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Astronaut Harrison Schmitt uses scoop to retrieve lunar samples during EVA

Astronaut Harrison Schmitt uses scoop to retrieve lunar samples during EVA



AS17-145-22157 (12 Dec. 1972) --- Scientist-astronaut Harrison Schmitt, Apollo 17 lunar module pilot, uses an adjustable sampling scoop to retrieve lunar samples during the second Apollo 17 extravehicular activity (EVA), at Station 5 at the Taurus-Littrow landing site. A gnomon is atop the large rock in the foreground. The gnomon is a stadia rod mounted on a tripod, and serves as an indicator of the gravitational vector and provides accurate vertical reference and calibrated length for determining size and position of objects in near-field photographs. The color scale of blue, orange and green is used to accurately determine color for photography. The rod of it is 18 inches long. The scoop Dr. Schmitt is using is 11 3/4 inches long and is attached to a tool extension which adds a potential 30 inches of length to the scoop. The pan portion, obscured in this view, has a flat bottom, flanged on both sides with a partial cover on the top. It is used to retrieve sand, dust and lunar samples too small for the tongs, another geological tool used by the astronauts. The pan and the adjusting mechanism are made of stainless steel and the handle is made of aluminum. Within the foreground of this scene, three lunar samples were taken--numbers 75060, 75075 and 75080. Astronaut Eugene A. Cernan, crew commander, was using a 60mm lens on the 70mm Hasselblad camera and type SO-368 film to take this photograph.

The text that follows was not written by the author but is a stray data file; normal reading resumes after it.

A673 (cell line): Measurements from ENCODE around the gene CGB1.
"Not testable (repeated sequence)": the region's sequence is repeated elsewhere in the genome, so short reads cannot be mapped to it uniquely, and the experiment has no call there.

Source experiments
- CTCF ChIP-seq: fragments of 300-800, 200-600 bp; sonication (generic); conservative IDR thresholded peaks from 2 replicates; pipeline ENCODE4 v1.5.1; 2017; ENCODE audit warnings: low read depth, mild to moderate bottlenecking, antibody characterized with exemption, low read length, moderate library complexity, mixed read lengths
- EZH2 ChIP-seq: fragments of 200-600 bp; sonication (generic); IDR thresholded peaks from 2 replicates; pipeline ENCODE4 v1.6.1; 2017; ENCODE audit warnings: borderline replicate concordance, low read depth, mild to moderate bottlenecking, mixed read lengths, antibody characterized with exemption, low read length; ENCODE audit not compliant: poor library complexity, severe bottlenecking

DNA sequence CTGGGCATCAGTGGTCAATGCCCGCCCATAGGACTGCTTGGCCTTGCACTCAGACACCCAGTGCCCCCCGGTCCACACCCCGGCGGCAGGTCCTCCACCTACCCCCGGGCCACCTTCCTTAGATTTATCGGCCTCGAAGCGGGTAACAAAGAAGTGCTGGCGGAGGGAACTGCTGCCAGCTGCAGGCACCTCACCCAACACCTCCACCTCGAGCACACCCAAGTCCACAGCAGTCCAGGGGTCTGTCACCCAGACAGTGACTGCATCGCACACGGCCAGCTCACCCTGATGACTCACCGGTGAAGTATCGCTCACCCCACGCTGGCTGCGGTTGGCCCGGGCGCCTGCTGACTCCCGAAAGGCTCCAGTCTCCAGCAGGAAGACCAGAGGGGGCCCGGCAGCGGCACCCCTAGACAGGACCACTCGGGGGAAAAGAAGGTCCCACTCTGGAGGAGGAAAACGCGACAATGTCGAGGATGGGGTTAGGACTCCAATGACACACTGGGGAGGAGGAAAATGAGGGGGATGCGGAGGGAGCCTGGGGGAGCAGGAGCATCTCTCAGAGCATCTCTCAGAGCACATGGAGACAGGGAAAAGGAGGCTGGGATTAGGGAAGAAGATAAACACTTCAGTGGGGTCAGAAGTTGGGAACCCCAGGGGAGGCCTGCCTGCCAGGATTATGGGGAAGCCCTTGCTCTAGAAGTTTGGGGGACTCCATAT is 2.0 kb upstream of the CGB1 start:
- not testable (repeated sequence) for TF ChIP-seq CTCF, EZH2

Apollo 17 was the final mission of NASA's Apollo program, the enterprise that landed the first humans on the Moon, launched at 12:33 am Eastern Standard Time (EST) on December 7, 1972, with a crew made up of Commander Eugene Cernan, Command Module Pilot Ronald Evans, and Lunar Module Pilot Harrison Schmitt.






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